S&P 500 falls on signs of a spike in coronavirus cases — here’s what to watch

The S&P 500 dropped Monday as investors grappled with signs of a spike in coronavirus cases during the reopening of the U.S. economy.

Here’s what five experts say investors should watch.

Darrell Cronk, CIO for wealth and investment management at Wells Fargo, is keeping an eye on key levels for the S&P 500

“I think we did get a little bit overextended. We were probably almost 75% into a retracement from the March 23 lows which is extremely high on a retracement. We did break the short-term 20-day moving average at the end of last week. We will probably go through the 200-day moving average, which is the support level. And if we get down to around 2,910, that’s the 50-day moving average. So, you would have kind of the trifecta of breaking the 20-day, the 200-day and the 50-day simultaneously, which would put some more downside probably to the equity markets in the near term.”

Kevin Giddis, chief fixed income strategist at Raymond James, said the Treasury market could be sending a signal to equity investors. 

“Two distinct events last week that we’ve talked about a lot – one was the dovish Fed and their call for not even thinking about raising rates until 2023, and the rise in Covid-19 cases as the U.S. economy reopened. One thing I will point out, while the equity volatility was quite high, bond volatility went down last week, and I think that is the Treasury market in particular saying, ‘Hey, this recovery is going to take longer than people think.’ It also is a credit to the Fed and the Treasury for what they did back in March, which settled the credit markets down.”

Sarat Sethi, managing partner at Douglas C. Lane & Associates, is picking out some beaten-down stocks. 

“I do like some of the companies out there … Chevron, General Motors are companies that we’re adding to, they’re down over 20% for the year. This is going to be more about the duration. These companies are going to be solvent, they’re going to be fine and I would add to them. I would add to some of the large-cap banks – JPMorgan, Bank of America, Morgan Stanley. And then on sell-offs like we get, the high-quality companies that we kind of added to in the early part of the sell-off, you can go to the Lowe’s of the world, the Disneys of the world – the companies that have the balance sheets and that are going to get through these fits and starts.”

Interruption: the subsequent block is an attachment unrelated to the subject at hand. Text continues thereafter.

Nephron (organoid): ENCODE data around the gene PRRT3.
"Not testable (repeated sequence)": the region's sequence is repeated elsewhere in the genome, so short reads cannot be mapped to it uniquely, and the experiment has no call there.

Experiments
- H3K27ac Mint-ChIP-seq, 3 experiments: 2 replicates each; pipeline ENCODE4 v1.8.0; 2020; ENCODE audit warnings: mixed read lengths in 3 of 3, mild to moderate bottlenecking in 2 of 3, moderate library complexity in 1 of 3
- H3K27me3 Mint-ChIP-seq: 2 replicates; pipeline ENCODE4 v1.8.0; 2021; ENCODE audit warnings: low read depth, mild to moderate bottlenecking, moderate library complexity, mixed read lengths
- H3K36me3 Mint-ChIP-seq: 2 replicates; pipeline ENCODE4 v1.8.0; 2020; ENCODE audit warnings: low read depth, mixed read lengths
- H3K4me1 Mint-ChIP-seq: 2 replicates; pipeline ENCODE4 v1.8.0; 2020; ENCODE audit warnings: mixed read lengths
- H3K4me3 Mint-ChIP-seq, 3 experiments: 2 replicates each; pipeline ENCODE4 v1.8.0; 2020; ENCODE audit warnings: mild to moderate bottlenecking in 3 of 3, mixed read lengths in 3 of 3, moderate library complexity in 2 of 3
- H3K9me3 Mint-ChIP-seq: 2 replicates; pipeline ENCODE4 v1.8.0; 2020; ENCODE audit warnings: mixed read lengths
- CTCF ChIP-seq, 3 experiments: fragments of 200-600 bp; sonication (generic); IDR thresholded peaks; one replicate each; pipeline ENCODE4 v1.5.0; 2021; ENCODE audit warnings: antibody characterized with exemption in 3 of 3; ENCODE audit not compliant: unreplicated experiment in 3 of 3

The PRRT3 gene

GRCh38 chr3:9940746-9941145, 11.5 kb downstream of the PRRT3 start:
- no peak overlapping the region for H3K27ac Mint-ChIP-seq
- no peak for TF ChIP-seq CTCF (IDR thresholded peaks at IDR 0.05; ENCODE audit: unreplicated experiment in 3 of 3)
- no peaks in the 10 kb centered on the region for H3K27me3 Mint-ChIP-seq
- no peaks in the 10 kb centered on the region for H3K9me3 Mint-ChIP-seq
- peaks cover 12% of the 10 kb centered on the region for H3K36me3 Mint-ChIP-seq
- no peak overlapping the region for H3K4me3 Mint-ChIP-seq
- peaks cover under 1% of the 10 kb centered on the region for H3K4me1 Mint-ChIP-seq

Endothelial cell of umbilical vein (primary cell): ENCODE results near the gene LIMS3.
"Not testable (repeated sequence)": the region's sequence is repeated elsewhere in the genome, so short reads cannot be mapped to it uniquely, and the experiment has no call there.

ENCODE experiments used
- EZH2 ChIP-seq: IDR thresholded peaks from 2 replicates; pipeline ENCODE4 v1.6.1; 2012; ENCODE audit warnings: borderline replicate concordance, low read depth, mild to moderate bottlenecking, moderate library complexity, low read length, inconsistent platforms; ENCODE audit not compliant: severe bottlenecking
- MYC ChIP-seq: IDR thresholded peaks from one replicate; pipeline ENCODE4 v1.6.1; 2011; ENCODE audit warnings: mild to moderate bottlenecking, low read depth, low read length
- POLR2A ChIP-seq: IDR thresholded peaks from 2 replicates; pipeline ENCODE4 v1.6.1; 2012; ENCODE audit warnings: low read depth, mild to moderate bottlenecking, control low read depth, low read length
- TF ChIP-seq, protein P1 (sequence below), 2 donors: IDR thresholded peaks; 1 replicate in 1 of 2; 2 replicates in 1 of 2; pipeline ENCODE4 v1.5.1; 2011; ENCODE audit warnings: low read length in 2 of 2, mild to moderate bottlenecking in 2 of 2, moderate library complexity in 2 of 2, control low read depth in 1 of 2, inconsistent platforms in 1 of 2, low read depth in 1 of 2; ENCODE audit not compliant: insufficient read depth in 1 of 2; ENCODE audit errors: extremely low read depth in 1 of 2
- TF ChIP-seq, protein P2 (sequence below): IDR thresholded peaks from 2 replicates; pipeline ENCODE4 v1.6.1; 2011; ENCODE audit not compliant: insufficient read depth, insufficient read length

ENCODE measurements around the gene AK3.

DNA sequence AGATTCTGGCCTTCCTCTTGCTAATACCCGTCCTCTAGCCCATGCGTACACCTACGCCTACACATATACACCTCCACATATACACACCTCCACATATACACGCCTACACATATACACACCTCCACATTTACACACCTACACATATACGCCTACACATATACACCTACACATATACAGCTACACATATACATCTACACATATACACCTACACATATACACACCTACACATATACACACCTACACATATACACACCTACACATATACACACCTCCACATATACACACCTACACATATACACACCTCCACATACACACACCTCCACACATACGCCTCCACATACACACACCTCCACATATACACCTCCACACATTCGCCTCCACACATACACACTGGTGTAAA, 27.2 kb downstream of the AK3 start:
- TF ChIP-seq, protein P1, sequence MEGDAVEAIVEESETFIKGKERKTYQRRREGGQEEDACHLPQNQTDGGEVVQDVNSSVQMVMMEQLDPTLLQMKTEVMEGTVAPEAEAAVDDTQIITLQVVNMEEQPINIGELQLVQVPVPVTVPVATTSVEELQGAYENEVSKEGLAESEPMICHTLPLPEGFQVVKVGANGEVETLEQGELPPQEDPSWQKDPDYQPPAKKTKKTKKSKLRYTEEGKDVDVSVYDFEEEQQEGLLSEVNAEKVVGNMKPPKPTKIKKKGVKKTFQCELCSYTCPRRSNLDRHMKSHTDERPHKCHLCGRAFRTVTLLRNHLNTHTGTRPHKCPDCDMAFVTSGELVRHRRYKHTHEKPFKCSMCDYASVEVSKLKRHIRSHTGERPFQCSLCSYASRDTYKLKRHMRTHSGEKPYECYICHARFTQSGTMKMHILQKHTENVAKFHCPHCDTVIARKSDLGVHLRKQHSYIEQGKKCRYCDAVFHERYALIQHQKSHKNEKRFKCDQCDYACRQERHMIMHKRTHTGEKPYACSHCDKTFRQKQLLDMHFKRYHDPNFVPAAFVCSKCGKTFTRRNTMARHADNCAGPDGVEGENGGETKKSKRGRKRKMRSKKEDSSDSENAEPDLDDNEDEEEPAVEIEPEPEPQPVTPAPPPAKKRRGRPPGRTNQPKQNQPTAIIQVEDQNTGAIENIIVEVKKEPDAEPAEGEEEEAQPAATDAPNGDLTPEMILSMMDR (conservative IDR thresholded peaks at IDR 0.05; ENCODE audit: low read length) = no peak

David Gerstenhaber, CIO of Acorn Advisory Capital, is concerned over how expensive stocks have become. 

“I think valuations are unsustainable at current levels. I think the economy will disappoint in the fall particularly as the government stimulus programs begin to wind down. I think valuations are excessive and, in particular, I think that we will see a little surge in actual activity now as cabin fever gets people out. But, I think that’s short term in nature and over the next couple of months, I think you’ll see more disappointing data that the market will have to come to terms with.”

Mohamed El-Erian, chief economic advisor at Allianz, sees the influx of retail investors as a positive. 

“It is a good thing to have more retail participation in this market. It’s a good thing that it be based on transparency and information. And what the retail sector got absolutely right is your rotation rate. They were ahead of everybody else, they understood that you would have a rotation from stay-at-home to reopening stocks, from leaders to laggards, and they did very well up to last week.”

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